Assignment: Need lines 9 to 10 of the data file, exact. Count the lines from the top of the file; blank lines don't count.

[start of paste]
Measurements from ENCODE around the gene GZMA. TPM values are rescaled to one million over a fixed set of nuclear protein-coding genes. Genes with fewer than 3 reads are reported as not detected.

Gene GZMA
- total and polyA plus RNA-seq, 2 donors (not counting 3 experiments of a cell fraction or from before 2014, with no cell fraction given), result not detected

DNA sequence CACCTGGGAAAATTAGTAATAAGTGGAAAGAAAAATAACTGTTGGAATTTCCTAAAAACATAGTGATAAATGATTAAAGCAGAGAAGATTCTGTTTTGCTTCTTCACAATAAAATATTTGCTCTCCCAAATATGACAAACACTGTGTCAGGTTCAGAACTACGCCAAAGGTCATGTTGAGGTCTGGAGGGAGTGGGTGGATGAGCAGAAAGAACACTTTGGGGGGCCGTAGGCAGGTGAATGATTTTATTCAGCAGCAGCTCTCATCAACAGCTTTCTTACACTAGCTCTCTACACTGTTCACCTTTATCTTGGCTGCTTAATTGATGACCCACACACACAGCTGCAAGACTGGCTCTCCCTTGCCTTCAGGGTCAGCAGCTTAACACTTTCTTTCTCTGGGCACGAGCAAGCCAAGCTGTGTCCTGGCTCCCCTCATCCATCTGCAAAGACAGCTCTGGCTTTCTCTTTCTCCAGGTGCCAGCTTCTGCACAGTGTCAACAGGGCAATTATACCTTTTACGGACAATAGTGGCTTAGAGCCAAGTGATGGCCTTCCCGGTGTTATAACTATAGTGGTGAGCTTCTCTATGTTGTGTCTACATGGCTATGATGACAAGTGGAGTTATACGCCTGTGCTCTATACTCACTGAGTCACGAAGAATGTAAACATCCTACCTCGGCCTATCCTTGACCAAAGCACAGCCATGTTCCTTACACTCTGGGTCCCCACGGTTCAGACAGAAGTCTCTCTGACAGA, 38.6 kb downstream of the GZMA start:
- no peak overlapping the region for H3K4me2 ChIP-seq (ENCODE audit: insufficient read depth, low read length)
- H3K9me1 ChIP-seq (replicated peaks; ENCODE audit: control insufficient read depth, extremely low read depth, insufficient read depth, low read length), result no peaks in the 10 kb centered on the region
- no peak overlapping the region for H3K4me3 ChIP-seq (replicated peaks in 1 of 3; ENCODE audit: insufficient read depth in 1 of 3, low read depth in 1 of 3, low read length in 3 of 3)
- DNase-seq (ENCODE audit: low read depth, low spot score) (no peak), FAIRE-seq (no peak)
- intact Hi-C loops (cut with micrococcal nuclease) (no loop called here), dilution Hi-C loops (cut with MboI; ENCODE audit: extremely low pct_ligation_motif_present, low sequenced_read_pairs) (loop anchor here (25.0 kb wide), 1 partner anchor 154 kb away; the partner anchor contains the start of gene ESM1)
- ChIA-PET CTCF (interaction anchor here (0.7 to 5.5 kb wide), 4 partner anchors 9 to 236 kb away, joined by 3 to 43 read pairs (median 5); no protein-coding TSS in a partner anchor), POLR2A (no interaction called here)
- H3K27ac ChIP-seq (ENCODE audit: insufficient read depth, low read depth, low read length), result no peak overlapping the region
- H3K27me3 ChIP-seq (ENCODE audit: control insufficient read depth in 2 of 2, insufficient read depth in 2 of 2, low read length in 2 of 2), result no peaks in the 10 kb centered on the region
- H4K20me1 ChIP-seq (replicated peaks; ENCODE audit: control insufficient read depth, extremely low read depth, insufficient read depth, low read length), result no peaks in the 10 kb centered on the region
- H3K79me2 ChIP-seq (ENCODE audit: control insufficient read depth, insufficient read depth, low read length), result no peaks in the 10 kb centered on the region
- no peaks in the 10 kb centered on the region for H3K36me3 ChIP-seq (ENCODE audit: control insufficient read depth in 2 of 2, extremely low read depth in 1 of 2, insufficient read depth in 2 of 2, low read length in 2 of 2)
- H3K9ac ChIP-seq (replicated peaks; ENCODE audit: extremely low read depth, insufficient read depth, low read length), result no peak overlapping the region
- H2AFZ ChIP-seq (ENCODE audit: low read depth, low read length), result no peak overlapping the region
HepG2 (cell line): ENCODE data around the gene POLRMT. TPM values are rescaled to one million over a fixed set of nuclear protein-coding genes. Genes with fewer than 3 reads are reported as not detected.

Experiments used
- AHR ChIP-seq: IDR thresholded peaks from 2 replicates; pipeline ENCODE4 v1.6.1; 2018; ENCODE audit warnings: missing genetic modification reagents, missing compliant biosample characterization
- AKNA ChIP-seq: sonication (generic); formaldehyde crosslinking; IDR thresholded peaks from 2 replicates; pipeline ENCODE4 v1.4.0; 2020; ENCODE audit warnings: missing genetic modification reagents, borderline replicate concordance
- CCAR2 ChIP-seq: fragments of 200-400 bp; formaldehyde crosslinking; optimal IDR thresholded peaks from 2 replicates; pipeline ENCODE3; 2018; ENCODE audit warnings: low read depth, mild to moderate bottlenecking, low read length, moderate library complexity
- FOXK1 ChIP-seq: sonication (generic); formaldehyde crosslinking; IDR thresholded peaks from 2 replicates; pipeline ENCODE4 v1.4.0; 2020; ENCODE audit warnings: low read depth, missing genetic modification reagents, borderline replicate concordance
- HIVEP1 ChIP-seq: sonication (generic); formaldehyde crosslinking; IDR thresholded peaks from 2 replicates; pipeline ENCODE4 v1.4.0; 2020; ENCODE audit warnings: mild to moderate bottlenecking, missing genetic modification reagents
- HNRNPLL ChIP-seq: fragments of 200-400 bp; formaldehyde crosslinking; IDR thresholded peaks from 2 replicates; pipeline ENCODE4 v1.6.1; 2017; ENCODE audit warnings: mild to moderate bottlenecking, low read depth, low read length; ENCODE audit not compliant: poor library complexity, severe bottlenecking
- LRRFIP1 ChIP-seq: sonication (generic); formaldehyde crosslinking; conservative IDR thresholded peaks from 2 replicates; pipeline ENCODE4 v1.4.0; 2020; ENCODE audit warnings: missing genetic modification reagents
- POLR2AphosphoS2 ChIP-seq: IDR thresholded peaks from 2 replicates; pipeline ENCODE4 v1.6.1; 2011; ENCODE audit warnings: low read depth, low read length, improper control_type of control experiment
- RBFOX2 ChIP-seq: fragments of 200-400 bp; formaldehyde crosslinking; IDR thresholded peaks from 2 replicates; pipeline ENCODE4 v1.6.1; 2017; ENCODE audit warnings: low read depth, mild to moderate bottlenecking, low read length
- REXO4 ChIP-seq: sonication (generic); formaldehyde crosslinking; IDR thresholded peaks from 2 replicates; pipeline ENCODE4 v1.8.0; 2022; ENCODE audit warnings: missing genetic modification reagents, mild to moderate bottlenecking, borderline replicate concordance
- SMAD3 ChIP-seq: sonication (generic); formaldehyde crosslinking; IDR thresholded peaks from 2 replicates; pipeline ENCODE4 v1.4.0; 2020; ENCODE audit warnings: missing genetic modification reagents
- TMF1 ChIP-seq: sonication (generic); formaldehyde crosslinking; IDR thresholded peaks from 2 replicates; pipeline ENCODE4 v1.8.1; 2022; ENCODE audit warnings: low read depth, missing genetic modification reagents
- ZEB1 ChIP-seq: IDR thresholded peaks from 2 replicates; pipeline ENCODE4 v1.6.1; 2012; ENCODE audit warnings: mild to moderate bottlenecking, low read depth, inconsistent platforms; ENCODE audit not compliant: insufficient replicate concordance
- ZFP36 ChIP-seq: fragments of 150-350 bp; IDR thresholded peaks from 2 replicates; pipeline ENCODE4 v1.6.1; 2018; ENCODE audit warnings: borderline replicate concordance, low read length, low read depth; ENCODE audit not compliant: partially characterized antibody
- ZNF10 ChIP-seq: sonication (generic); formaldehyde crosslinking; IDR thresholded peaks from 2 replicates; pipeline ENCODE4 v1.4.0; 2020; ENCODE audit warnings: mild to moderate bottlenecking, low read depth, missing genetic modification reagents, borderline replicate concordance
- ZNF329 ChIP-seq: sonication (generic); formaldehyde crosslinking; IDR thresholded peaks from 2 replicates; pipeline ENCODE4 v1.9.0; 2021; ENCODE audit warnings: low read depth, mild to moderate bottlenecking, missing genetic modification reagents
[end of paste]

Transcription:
- intact Hi-C loops (cut with micrococcal nuclease) (no loop called here), dilution Hi-C loops (cut with MboI; ENCODE audit: extremely low pct_ligation_motif_present, low sequenced_read_pairs) (loop anchor here (25.0 kb wide), 1 partner anchor 154 kb away; the partner anchor contains the start of gene ESM1)
- ChIA-PET CTCF (interaction anchor here (0.7 to 5.5 kb wide), 4 partner anchors 9 to 236 kb away, joined by 3 to 43 read pairs (median 5); no protein-coding TSS in a partner anchor), POLR2A (no interaction called here)